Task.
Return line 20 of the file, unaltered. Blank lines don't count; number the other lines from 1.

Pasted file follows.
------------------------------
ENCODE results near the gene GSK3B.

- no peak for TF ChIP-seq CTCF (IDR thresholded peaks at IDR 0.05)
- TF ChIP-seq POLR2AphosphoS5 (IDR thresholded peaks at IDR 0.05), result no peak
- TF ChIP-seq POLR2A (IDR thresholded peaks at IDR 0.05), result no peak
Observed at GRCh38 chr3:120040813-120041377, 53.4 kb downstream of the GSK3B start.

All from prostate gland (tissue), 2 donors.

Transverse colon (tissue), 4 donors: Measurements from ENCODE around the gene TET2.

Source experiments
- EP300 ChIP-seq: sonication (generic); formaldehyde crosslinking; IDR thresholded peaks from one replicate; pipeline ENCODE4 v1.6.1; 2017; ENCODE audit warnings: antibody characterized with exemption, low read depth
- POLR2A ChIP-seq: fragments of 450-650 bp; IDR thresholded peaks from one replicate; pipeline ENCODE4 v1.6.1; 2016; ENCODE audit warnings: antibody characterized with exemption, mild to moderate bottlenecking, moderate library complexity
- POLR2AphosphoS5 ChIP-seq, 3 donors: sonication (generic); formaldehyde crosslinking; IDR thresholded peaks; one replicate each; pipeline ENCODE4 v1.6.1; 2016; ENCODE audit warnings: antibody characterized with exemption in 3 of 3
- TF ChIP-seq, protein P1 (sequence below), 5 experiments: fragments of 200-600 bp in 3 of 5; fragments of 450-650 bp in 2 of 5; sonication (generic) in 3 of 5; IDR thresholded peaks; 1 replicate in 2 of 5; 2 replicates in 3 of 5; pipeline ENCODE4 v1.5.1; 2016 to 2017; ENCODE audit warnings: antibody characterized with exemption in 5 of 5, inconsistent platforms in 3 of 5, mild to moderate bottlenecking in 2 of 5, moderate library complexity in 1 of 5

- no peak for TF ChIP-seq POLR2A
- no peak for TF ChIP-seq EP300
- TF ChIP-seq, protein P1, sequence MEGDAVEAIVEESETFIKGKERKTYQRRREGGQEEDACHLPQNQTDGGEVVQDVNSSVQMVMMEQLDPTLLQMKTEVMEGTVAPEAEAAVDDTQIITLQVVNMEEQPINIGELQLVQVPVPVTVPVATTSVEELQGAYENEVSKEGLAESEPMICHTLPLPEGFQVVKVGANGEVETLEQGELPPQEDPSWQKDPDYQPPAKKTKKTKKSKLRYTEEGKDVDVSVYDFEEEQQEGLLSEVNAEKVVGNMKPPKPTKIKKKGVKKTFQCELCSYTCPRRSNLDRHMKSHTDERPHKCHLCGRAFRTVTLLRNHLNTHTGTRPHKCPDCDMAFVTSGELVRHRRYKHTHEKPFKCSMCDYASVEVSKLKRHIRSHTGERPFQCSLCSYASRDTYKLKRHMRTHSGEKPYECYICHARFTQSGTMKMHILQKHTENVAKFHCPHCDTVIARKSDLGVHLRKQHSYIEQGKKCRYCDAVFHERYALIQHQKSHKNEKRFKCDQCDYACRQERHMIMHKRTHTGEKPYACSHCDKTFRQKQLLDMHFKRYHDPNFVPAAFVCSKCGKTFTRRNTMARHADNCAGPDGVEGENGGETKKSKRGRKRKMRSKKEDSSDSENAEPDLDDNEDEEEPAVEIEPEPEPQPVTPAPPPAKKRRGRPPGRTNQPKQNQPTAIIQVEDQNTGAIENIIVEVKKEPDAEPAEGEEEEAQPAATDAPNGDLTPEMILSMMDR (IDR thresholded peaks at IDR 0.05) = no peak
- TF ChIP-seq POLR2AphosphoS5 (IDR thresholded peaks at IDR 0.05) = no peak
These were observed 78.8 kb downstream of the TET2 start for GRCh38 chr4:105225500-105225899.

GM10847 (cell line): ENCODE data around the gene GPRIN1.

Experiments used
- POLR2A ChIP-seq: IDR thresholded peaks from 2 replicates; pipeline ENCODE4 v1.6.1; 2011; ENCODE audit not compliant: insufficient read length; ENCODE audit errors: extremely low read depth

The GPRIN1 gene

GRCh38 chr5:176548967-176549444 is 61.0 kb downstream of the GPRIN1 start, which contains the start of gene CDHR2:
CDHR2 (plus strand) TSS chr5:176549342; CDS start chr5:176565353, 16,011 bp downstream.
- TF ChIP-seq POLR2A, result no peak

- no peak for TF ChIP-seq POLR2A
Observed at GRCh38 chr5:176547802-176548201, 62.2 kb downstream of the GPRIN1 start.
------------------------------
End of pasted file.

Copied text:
- POLR2A ChIP-seq: IDR thresholded peaks from 2 replicates; pipeline ENCODE4 v1.6.1; 2011; ENCODE audit not compliant: insufficient read length; ENCODE audit errors: extremely low read depth